Brett Parker: I did not say that. I said I saw my wife dead.

Luck Campbell: Your quote. "Just went through seeing my wife murdered."

Brett Parker: See, there -- there you go twistin' stuff again. That's what happened. She was murdered. I didn't see the actual event take place. But I know what happened. That -- that's what I'm talkin' about. You twist. That's -- what you do. You -- you twist more stuff than I've ever seen.

But despite all the pushing, Brett Parker sticks to his story.

Luck Campbell: Did you think it was important to tell the police the truth?

Brett Parker: I did tell 'em the truth. I told 'em what's happened in that house. And that is the truth. And I believe, as I see it, the evidence proves it, that Brian ... pulled the trigger and killed Tammy. That's the whole thing in this case. It's not that I was a gambler. That has nothin' to do with it. It's not that I had an affair. ... What is the fact is the fact that Brian pulled the trigger and killed my wife. That is the fact. All this other stuff that y'all are tryin' to paint a picture of, paintin' me out to be this bad guy is not true.

To use his lawyer's words, Parker has told the jury repeatedly that "he ain't done it." And now the jurors will decide if they believe him.

Asked what the waiting was like, Libby Carswell told Schlesinger, "Oh my heart was just pounding. I don't know what the verdict's gonna be. ... Because it was very convincing' on the stand. If I didn't know the whole case, what he's sayin' on the stand, I'd believed him."

After almost three weeks of trial, the jury has its verdict in just over two-and-a half hours.

Brett Parker is found guilty of killing both his wife, Tammy, and his friend, Bryan Capnerhurst. His daughter, Brooke, was there watching when her father was legally branded her mother's murderer.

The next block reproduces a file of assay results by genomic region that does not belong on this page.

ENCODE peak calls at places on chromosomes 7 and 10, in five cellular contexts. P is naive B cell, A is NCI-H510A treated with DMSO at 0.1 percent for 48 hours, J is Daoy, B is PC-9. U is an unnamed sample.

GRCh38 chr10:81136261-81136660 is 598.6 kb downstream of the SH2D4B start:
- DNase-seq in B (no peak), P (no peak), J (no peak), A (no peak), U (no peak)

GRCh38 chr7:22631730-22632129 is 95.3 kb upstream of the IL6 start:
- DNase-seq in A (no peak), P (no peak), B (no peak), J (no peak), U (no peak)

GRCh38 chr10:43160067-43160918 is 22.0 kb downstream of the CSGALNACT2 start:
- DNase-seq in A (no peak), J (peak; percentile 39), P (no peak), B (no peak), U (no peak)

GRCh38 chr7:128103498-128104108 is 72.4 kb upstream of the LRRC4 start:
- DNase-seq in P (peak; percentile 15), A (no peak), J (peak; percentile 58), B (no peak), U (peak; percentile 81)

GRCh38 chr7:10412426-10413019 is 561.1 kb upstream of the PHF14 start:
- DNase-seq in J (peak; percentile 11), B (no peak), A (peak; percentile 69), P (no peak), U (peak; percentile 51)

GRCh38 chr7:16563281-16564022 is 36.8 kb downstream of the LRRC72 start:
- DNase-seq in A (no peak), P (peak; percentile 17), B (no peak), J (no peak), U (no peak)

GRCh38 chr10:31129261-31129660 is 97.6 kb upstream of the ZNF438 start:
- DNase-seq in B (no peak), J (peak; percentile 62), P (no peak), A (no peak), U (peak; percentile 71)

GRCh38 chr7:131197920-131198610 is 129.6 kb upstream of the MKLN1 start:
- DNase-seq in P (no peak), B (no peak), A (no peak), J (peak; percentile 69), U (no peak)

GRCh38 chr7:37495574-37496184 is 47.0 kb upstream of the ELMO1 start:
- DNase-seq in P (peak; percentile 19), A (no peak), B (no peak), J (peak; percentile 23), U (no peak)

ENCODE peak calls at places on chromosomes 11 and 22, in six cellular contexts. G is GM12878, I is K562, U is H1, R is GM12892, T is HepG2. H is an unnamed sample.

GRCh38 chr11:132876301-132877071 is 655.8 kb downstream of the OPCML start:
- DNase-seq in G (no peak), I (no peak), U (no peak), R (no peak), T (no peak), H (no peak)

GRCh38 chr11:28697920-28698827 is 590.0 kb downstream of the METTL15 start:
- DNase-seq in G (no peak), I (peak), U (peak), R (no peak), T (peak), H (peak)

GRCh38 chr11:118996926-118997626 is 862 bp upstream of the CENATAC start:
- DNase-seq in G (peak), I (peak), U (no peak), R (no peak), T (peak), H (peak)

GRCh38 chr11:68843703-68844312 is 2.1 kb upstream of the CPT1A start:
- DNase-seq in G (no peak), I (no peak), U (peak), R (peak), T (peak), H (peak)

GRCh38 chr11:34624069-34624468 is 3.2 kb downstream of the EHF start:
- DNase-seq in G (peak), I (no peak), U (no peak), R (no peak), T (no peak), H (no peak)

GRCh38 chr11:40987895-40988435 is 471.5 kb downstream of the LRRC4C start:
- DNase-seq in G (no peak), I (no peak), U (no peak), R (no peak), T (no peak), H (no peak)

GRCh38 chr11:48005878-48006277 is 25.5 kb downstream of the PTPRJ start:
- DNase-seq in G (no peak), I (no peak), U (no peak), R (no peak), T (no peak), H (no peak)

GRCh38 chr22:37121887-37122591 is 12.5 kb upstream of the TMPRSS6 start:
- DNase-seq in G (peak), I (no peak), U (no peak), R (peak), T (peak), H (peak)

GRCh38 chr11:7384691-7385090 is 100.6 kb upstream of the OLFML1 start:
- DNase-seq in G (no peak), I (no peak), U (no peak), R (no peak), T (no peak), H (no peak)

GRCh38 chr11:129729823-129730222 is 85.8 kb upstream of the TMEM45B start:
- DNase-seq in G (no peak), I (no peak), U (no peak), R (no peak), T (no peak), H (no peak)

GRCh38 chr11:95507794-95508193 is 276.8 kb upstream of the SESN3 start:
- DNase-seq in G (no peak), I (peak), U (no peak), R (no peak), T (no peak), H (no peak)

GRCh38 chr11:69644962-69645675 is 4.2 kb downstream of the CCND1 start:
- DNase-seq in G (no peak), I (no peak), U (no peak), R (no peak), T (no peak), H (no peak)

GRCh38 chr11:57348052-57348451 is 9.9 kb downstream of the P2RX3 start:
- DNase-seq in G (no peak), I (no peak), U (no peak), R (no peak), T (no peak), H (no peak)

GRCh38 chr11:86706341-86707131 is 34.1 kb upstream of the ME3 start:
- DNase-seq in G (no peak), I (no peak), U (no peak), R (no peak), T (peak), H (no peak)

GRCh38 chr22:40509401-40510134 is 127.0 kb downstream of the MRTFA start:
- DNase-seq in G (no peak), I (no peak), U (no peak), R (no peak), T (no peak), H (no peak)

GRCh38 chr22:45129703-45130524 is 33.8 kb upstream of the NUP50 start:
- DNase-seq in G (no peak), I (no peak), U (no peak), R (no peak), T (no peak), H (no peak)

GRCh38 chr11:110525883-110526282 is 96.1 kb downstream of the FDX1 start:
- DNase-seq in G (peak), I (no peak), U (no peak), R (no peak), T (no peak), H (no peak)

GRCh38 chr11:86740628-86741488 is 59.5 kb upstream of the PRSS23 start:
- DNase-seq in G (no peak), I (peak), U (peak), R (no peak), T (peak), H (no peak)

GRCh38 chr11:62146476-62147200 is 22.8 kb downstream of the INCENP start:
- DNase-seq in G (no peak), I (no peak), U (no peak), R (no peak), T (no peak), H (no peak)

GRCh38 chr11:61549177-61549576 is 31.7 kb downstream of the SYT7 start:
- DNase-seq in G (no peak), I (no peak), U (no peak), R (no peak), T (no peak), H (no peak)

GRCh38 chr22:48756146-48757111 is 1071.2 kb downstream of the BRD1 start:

"What did you feel and what did you do when you heard the verdict?" Schlesinger asked Brooke.

"Started crying," she replied.

"Because what did you think?"

"I mean, I knew he didn't do it. So ..." Brooke replied.

Brett Parker may be innocent in his daughter's eyes, but the judge sentences him to two consecutive life sentences, no parole.

"I looked at him with sadness. How could you kill the mother of your children?" Caswell said. "If you loved my daughter, you wouldn't have killed her, you could have walked away. ... What happened to you that day?"

Brooke and her younger brother, Zack, lost their mother to murder and their father to prison. For now, they are living with Brett Parker's parents, Linda and Jack.

"What is it now that makes you weep still?" Schlesinger asked Jack Parker.

"The kids," he replied. "It's tough. Valentine's Day this past year, Zack came home. He brought me a Valentine's card ... and he brought one to his mother. ... And on his mother's card, (cries), he said, 'I lost a tooth.' And he wanted us to send that card up with balloons to his mama. That's tough. That's hard. ...They didn't deserve this."

Four months after the murder conviction, Brett Parker and his father Jack were found guilty on federal charges of operating an illegal gambling business.

Jack Parker is appealing his gambling conviction.

Brett Parker is appealing his murder convictions.

  • Richard Schlesinger

    Correspondent, "48 Hours," "CBS Evening News"